After the Roman conquest of Egypt, several literary activities transferred to the capital, while analysis remained in Alexandria. This enabled the city to change with the evolving trends of theoretical and spiritual thought, for scholars continued to engage in intellectual pursuits beyond convention. The result was an Alexandrian school of philosophy, one in which Eastern and Western ideas were analyzed, blended, and ultimately interpreted through a Hellenistic worldview. What fostered this process the most was the heterogeneous nature of its population, one comprised of inhabitants from Europe, Asia, and Africa. In the midst of this culture was a Jewish colony that continued to increase in number, since it occupied two-fifths of the city and some of its members attained high political office. They converged on an intersection between Jewish theology and Greek speculation and developed a unique system of belief. Out of this amalgam of religious theories arose new notions concerning divine authority and principles of conduct that attracted Greek scholars, many of whom found little stimulation in the intellectualism of their day.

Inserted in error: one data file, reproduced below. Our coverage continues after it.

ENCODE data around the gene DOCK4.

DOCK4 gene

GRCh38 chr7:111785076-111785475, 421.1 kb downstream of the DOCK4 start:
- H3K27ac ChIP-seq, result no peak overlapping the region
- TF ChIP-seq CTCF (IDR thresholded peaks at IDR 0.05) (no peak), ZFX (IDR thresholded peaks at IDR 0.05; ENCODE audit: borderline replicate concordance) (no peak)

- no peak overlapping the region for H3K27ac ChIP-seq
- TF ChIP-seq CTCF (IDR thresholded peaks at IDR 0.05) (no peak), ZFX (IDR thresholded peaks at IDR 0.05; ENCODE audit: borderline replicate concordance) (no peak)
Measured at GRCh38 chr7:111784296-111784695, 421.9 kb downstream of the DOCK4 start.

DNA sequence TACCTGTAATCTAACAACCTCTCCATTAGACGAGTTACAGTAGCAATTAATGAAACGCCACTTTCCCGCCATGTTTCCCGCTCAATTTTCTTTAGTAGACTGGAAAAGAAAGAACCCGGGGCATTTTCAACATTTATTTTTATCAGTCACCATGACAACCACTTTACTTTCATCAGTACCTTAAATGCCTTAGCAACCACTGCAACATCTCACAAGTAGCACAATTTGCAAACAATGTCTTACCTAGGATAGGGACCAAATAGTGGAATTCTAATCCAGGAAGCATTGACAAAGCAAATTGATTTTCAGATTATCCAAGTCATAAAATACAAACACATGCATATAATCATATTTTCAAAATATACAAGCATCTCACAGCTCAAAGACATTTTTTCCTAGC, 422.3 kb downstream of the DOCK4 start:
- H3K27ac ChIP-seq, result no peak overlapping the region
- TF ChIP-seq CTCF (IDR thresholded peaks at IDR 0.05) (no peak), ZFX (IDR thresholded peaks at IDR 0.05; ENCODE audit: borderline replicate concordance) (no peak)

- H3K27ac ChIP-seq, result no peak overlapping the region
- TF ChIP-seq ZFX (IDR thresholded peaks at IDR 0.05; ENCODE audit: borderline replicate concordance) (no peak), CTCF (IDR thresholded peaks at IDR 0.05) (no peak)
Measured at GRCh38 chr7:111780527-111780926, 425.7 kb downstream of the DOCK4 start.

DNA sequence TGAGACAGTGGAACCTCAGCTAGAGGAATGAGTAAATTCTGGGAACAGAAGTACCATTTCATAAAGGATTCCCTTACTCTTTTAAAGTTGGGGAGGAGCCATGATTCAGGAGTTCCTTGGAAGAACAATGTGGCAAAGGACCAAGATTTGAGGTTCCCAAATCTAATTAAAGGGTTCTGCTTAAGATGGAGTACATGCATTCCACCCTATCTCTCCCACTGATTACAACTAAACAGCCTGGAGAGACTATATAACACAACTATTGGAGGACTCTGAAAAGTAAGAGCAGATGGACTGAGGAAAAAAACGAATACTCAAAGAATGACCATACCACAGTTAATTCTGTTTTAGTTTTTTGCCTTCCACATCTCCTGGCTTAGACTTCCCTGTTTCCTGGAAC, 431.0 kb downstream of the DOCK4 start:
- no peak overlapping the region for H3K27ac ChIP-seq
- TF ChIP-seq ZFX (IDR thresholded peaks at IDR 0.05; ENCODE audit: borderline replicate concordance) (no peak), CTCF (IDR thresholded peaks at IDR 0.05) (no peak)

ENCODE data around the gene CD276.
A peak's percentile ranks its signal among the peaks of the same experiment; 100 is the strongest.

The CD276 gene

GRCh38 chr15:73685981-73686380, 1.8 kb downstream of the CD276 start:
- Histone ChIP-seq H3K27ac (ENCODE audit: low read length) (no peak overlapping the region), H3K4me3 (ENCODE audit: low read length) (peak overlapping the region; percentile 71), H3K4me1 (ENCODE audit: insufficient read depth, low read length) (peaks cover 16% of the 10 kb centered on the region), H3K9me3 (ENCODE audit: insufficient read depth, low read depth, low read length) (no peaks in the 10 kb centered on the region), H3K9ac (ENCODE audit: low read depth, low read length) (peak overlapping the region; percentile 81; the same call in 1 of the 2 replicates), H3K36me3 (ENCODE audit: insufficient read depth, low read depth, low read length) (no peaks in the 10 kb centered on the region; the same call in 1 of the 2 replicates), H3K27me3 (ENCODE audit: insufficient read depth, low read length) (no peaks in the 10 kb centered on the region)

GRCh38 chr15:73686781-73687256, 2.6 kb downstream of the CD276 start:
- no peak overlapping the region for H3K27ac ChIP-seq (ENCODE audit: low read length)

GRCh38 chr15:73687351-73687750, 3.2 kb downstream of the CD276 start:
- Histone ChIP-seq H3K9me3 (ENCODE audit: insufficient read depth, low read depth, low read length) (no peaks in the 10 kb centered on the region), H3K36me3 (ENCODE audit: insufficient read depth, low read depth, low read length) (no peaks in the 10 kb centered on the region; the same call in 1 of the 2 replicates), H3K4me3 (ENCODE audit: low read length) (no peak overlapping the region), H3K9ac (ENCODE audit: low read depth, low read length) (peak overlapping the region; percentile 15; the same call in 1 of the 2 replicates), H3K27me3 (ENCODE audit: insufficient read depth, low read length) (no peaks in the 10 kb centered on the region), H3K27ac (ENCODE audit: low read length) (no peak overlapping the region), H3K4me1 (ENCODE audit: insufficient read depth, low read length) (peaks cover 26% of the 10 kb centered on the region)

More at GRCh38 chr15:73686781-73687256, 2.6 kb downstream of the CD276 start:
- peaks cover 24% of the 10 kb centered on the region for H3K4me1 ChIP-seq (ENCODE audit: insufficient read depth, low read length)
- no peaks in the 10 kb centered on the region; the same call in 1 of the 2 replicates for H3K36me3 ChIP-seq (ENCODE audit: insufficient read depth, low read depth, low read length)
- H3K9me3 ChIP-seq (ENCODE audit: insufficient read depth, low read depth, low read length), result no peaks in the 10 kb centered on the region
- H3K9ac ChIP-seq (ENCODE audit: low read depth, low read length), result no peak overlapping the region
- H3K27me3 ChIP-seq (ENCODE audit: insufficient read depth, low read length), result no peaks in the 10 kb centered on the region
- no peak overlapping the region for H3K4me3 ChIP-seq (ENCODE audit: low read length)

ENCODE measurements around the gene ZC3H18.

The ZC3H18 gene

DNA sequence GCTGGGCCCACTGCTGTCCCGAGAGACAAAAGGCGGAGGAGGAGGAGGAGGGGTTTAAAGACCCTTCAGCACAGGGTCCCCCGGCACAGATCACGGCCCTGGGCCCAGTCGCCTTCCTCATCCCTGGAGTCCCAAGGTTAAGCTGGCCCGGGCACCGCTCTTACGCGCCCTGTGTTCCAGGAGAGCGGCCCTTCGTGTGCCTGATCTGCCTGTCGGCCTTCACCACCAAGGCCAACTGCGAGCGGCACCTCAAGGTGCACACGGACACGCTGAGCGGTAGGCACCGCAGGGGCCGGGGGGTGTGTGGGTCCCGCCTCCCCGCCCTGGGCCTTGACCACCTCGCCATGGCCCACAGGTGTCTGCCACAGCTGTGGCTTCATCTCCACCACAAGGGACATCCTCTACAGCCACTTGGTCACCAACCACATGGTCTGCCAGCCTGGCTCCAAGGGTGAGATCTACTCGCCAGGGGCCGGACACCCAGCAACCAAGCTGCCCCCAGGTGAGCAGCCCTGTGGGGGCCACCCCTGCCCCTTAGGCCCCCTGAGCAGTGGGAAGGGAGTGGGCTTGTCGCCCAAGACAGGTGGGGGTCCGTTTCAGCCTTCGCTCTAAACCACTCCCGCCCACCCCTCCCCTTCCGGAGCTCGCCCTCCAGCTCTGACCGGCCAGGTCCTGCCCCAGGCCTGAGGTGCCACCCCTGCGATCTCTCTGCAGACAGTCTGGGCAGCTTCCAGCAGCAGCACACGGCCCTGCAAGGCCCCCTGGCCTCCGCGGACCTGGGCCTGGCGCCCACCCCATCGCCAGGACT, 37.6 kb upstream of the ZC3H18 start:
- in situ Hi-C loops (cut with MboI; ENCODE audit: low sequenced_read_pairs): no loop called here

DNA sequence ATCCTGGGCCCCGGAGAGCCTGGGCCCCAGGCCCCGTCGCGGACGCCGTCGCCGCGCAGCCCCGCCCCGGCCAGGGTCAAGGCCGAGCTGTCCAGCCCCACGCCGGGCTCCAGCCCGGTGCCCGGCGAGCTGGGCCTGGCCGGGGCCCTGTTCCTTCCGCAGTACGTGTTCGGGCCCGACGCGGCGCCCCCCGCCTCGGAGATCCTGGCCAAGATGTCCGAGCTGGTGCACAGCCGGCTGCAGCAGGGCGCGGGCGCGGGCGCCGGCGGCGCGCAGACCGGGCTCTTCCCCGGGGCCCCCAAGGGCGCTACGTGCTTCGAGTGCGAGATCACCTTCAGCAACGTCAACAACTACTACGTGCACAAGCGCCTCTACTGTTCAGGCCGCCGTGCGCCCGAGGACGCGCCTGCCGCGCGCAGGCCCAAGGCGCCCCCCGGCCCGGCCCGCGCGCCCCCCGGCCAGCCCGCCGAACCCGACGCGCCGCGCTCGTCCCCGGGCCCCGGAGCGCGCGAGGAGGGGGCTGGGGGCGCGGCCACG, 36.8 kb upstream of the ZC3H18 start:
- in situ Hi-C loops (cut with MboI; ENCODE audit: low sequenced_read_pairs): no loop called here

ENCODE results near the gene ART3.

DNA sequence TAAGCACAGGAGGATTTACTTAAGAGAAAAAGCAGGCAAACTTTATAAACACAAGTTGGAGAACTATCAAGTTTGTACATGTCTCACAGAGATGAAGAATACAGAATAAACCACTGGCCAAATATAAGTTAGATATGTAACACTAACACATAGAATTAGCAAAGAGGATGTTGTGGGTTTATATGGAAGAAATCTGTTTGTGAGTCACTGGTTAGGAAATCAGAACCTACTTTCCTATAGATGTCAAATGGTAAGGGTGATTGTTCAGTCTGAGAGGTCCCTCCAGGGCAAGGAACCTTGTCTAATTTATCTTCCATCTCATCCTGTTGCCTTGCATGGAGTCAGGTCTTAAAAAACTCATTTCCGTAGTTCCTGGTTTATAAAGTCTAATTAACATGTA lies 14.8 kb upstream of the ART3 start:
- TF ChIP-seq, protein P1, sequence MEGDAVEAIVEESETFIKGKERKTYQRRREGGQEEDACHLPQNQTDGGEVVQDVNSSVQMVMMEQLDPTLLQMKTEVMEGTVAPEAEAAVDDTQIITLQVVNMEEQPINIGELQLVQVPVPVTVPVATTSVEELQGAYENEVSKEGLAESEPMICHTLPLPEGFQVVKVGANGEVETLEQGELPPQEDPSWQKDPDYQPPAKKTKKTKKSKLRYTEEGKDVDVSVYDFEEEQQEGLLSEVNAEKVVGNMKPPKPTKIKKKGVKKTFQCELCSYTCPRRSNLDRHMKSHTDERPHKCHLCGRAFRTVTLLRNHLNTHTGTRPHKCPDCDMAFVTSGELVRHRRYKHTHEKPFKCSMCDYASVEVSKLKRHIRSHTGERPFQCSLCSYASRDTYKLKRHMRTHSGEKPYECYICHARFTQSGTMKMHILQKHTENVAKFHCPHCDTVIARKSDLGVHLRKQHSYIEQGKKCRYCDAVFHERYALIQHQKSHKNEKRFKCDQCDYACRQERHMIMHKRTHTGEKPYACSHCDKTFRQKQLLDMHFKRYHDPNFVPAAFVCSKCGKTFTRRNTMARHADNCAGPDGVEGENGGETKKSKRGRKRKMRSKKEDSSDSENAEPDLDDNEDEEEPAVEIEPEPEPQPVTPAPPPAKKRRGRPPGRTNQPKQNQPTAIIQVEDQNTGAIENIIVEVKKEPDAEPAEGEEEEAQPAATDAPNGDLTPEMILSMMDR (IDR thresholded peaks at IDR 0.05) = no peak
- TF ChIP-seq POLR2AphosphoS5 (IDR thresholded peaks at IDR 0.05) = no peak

Jews in Alexandria, at that time, challenged established tradition in order to reflect their Hellenistic culture, but few wanted to abandon their ancient heritage. They therefore sought new ways to apply their faith through integration rather than exclusivity that formerly separated them from society. While remaining distinct from pagan practices and customs, Jewish scholars transformed the Hellenistic concept of personal disclosure into a theological approach based on revelation that was bestowed to a unique people. Since their religious thought was not systematic and was often open to interpretation, Hellenistic philosophy added structure to it, sometimes at the expense of the original meaning of scripture. Rather than a deity perceived as beyond human comprehension, using Alexandrian metaphysical theory and employing an allegorical method of interpretation, the Lord was explained without limiting his essence. Also addressed were issues concerning the nature of the human soul, the problem of good and evil, the meaning of immortality, and the eternality of logos.
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